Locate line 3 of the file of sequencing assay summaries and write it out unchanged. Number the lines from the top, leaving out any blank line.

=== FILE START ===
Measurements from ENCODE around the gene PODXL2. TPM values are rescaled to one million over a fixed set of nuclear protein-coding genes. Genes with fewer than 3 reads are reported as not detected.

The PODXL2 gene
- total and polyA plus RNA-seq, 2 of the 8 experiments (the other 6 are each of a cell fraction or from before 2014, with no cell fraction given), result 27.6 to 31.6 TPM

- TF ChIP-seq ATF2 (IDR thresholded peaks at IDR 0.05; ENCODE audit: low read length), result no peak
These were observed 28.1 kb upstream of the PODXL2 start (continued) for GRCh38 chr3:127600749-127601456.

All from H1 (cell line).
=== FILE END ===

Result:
- total and polyA plus RNA-seq, 2 of the 8 experiments (the other 6 are each of a cell fraction or from before 2014, with no cell fraction given), result 27.6 to 31.6 TPM